The aim of this study is to quantify the influence of the photon energy spectrum of brachytherapy sources on task group No. 43 (TG-43) dosimetric parameters.
Different photon spectra are used for a specific radionuclide in Monte Carlo simulations of brachytherapy sources.
Materials and methods
MCNPX code was used to simulate 125I, 103Pd, 169Yb, and 192Ir brachytherapy sources. Air kerma strength per activity, dose rate constant, radial dose function, and two dimensional (2D) anisotropy functions were calculated and isodose curves were plotted for three different photon energy spectra. The references for photon energy spectra were: published papers, Lawrence Berkeley National Laboratory (LBNL), and National Nuclear Data Center (NNDC). The data calculated by these photon energy spectra were compared.
Dose rate constant values showed a maximum difference of 24.07% for 103Pd source with different photon energy spectra. Radial dose function values based on different spectra were relatively the same. 2D anisotropy function values showed minor differences in most of distances and angles. There was not any detectable difference between the isodose contours.
Dosimetric parameters obtained with different photon spectra were relatively the same, however it is suggested that more accurate and updated photon energy spectra be used in Monte Carlo simulations. This would allow for calculation of reliable dosimetric data for source modeling and calculation in brachytherapy treatment planning systems.
Background. The aim of this study is to evaluate the performance of a color scanner as a radiochromic film reader in two dimensional dosimetry around a high dose rate brachytherapy source.
Materials and methods. A Microtek ScanMaker 1000XL film scanner was utilized for the measurement of dose distribution around a high dose rate GZP6 60Co brachytherapy source with GafChromic® EBT radiochromic films. In these investigations, the non-uniformity of the film and scanner response, combined, as well as the films sensitivity to scanner’s light source was evaluated using multiple samples of films, prior to the source dosimetry. The results of these measurements were compared with the Monte Carlo simulated data using MCNPX code. In addition, isodose curves acquired by radiochromic films and Monte Carlo simulation were compared with those provided by the GZP6 treatment planning system.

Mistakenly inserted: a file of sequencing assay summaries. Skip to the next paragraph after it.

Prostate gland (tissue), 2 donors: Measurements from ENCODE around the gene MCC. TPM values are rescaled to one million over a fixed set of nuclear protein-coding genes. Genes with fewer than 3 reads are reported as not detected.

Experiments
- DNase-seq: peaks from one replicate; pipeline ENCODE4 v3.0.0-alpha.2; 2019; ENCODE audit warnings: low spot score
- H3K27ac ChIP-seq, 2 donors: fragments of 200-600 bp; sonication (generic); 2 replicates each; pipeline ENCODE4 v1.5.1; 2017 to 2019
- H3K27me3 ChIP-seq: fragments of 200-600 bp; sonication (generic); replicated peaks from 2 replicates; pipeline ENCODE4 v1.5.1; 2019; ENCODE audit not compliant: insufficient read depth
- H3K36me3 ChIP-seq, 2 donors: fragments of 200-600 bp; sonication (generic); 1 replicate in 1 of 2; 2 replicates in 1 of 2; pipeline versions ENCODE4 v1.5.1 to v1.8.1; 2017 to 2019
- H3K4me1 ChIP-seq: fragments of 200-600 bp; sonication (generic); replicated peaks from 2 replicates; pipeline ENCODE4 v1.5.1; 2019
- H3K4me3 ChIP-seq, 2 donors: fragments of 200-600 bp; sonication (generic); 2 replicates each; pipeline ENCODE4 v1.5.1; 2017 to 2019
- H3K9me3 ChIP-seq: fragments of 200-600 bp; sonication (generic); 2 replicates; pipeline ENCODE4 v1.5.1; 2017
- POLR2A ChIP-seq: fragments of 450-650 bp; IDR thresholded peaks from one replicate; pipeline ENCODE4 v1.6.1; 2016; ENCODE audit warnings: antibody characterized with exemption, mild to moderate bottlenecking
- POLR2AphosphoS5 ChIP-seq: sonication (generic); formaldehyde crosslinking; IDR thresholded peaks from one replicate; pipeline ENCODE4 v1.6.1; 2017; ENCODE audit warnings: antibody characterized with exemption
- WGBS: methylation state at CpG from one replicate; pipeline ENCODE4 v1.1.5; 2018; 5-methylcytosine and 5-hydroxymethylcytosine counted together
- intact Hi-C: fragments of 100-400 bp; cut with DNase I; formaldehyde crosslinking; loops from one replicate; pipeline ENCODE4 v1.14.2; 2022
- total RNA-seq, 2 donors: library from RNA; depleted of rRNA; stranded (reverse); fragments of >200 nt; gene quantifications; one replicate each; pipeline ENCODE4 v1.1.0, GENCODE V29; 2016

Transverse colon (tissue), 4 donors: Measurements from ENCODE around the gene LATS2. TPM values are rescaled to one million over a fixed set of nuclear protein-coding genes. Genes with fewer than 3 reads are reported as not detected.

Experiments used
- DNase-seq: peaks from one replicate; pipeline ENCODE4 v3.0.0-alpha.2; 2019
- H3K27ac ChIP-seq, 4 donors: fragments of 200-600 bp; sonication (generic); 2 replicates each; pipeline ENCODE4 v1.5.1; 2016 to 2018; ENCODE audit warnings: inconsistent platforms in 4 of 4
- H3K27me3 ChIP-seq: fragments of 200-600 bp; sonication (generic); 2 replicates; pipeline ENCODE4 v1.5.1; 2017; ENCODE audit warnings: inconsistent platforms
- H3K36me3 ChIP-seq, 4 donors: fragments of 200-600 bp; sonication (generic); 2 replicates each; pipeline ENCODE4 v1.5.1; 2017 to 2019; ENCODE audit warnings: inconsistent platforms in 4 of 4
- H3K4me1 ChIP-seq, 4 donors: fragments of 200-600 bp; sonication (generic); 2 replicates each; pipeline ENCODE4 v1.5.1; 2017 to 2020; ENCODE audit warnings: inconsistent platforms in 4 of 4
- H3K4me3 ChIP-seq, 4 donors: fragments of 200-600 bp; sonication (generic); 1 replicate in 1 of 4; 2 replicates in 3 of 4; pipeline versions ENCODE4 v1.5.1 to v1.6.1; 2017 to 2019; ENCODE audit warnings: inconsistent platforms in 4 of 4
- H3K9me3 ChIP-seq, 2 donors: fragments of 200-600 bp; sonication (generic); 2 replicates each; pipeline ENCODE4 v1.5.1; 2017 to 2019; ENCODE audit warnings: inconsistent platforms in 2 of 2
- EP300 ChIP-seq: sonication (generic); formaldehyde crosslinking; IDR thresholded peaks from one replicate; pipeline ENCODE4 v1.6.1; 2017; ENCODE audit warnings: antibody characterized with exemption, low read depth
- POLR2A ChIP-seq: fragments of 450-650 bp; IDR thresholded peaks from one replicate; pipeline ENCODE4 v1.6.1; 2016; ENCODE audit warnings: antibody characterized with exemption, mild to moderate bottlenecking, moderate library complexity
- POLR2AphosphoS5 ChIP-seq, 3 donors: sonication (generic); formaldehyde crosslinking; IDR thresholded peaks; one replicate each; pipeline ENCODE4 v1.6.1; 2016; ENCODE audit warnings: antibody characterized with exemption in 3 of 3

Results. Scanning of samples of uniformly irradiated films demonstrated approximately 2.85% and 4.97% nonuniformity of the response, respectively in the longitudinal and transverse directions of the film. Our findings have also indicated that the film response is not affected by the exposure to the scanner’s light source, particularly in multiple scanning of film. The results of radiochromic film measurements are in good agreement with the Monte Carlo calculations (4%) and the corresponding dose values presented by the GZP6 treatment planning system (5%).
Conclusions. The results of these investigations indicate that the Microtek ScanMaker 1000XL color scanner in conjunction with GafChromic EBT film is a reliable system for dosimetric evaluation of a high dose rate brachytherapy source.
Background: Ionizing radiation has an indispensable role in diagnostic radiology and clinical treatments. Apparently, medical exposure in diagnostic radiology pertains to be the preeminent man-made source of radiation.
Objective: The aim of the present scientific study is to calculate the Entrance Surface Dose (ESD) and Effective Dose (ED) in digital radiography in Mazandaran province.
Materials and methods: The study was performed on 3600 patients in digital X-ray rooms 15 hospitals and the required data were collected from two age groups (10>15 years and adults) in each projection. Based on the results of this study, ESD and ED were calculated for skull (PA), skull (lateral), cervical spine (AP), cervical spine (lateral), chest (PA), chest (lateral), abdomen (AP), lumbar spine (AP), lumbar spine (lateral), pelvis (AP), thoracic spine (AP) and thoracic spine (lateral) examinations. It was calculated using PCXMC software (version 2.0).